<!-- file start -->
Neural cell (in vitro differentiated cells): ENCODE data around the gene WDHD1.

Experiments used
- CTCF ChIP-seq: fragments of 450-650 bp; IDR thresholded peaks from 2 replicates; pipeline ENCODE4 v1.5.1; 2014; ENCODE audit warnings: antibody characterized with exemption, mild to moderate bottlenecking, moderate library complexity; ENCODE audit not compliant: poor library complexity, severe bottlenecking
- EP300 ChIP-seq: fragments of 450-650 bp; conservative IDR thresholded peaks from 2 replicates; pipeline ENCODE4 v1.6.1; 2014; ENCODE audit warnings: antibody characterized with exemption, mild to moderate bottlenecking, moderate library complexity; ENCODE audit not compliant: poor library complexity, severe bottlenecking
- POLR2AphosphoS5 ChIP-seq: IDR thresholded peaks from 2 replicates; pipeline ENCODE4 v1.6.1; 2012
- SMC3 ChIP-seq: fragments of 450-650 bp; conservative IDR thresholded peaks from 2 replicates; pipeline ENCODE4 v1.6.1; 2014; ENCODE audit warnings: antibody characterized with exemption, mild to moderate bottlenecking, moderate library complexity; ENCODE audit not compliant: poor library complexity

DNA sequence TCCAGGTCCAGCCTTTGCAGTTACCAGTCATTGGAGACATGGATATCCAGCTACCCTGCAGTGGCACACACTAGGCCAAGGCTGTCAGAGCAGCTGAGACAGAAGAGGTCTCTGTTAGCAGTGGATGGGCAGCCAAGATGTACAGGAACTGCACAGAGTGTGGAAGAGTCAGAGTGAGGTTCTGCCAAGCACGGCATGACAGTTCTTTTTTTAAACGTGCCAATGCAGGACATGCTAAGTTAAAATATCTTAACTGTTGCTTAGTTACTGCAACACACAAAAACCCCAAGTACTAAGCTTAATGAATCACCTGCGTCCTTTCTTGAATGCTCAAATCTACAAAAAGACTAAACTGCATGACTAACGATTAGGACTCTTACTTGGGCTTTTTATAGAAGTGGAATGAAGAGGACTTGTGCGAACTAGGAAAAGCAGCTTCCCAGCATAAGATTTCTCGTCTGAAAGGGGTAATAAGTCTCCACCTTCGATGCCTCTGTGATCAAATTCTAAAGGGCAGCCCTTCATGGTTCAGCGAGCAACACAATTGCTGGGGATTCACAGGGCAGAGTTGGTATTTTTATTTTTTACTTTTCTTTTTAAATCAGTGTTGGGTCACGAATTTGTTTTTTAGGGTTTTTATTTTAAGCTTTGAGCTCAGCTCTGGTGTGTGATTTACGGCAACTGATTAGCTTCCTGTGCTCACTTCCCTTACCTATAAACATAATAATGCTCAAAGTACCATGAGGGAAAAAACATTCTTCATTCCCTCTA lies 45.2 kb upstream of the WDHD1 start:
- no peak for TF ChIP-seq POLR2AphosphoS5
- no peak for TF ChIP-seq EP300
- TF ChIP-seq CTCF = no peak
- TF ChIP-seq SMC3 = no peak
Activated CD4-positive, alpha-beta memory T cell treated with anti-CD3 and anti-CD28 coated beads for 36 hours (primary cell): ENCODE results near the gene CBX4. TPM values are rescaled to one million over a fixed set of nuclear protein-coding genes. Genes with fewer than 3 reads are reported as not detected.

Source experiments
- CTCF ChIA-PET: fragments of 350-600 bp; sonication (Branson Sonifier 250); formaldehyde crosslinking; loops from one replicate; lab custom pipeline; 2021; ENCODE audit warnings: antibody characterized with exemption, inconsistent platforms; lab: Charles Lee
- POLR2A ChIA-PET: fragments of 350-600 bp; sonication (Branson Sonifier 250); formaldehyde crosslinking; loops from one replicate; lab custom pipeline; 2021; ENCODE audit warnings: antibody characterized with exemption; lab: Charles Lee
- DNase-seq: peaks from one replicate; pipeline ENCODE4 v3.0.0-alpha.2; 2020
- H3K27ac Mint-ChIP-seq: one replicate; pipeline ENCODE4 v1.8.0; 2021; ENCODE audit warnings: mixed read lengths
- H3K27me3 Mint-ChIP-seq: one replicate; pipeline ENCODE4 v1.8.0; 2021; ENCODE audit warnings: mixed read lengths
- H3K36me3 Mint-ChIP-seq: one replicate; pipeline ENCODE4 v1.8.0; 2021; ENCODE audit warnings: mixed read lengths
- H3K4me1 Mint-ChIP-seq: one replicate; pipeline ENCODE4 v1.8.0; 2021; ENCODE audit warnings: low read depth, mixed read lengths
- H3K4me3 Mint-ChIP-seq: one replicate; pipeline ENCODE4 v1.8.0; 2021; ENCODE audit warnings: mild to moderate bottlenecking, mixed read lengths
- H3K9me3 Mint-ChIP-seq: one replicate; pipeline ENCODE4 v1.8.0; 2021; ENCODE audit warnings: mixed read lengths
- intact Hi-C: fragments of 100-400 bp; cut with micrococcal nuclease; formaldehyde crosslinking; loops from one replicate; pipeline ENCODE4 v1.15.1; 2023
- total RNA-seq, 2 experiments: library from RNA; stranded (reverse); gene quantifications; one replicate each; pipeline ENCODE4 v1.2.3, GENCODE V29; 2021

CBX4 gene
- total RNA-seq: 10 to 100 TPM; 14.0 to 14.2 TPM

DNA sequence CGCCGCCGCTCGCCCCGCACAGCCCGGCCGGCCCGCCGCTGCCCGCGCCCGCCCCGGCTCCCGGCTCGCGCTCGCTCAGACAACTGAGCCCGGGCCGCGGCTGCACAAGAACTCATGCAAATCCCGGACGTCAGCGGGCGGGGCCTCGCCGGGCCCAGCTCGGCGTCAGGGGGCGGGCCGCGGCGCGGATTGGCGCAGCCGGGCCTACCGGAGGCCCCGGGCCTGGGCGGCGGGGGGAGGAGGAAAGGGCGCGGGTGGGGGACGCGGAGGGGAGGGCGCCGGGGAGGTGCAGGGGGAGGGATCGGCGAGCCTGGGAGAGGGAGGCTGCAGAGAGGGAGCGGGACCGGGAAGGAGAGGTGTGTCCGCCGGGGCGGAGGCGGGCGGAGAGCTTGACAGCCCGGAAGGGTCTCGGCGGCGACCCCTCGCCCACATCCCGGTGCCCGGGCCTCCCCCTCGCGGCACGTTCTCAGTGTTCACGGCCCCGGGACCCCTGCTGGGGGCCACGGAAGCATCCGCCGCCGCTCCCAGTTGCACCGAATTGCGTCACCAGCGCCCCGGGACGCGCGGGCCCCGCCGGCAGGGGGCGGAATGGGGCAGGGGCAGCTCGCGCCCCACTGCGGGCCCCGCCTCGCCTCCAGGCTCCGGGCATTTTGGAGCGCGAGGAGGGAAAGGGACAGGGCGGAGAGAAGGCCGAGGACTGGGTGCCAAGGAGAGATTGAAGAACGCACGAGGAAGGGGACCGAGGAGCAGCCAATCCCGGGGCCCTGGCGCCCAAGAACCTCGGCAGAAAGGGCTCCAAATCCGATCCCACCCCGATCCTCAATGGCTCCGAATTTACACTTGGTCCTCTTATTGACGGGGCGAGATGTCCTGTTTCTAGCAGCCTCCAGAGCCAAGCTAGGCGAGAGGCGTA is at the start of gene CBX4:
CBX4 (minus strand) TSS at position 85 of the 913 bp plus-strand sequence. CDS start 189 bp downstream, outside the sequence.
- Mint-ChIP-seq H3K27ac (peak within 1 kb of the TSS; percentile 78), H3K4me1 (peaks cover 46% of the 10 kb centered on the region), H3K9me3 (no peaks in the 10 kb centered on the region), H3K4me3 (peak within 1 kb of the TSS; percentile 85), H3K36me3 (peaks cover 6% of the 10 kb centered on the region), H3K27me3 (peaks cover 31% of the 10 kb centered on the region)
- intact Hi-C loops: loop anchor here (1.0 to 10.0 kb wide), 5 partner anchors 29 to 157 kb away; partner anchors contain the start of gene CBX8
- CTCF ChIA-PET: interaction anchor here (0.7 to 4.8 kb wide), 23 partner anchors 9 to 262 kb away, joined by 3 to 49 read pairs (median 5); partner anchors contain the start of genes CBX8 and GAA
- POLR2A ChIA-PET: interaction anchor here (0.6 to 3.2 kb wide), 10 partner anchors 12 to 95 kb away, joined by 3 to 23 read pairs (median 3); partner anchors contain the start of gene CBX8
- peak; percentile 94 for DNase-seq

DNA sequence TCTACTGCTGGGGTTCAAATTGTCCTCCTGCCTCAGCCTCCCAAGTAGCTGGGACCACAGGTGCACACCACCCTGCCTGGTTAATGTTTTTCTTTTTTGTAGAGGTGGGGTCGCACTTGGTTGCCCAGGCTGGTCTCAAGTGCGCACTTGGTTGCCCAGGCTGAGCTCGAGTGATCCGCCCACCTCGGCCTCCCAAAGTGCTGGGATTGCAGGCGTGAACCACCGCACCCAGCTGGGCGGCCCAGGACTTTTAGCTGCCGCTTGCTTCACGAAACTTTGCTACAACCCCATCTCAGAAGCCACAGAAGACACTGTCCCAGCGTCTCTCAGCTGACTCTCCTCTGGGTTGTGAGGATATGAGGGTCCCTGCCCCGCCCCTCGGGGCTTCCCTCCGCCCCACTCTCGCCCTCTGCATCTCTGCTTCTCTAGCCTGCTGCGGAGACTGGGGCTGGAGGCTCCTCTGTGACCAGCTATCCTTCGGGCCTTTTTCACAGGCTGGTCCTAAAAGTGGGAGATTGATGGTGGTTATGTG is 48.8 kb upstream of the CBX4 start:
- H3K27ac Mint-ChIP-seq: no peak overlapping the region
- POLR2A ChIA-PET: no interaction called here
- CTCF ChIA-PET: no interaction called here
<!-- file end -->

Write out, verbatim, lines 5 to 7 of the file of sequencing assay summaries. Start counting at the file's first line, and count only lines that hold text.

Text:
- POLR2AphosphoS5 ChIP-seq: IDR thresholded peaks from 2 replicates; pipeline ENCODE4 v1.6.1; 2012
- SMC3 ChIP-seq: fragments of 450-650 bp; conservative IDR thresholded peaks from 2 replicates; pipeline ENCODE4 v1.6.1; 2014; ENCODE audit warnings: antibody characterized with exemption, mild to moderate bottlenecking, moderate library complexity; ENCODE audit not compliant: poor library complexity

DNA sequence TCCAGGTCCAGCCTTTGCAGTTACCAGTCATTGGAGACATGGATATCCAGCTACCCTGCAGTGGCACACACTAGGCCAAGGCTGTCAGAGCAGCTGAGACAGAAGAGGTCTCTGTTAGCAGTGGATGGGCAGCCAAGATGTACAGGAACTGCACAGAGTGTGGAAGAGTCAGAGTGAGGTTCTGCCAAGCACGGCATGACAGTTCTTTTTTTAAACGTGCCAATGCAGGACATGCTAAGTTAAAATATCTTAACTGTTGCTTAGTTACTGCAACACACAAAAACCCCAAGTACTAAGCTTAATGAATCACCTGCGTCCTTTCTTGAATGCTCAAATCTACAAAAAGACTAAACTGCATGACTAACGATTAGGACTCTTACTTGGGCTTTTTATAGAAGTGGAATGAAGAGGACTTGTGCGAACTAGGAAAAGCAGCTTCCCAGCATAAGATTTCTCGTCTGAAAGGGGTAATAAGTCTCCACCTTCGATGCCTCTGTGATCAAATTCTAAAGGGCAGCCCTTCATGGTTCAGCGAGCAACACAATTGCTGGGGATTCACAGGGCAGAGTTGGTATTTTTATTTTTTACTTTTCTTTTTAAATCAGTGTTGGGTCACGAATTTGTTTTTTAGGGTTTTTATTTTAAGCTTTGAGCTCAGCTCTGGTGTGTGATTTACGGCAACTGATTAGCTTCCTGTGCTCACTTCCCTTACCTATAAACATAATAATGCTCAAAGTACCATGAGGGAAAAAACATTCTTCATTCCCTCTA lies 45.2 kb upstream of the WDHD1 start: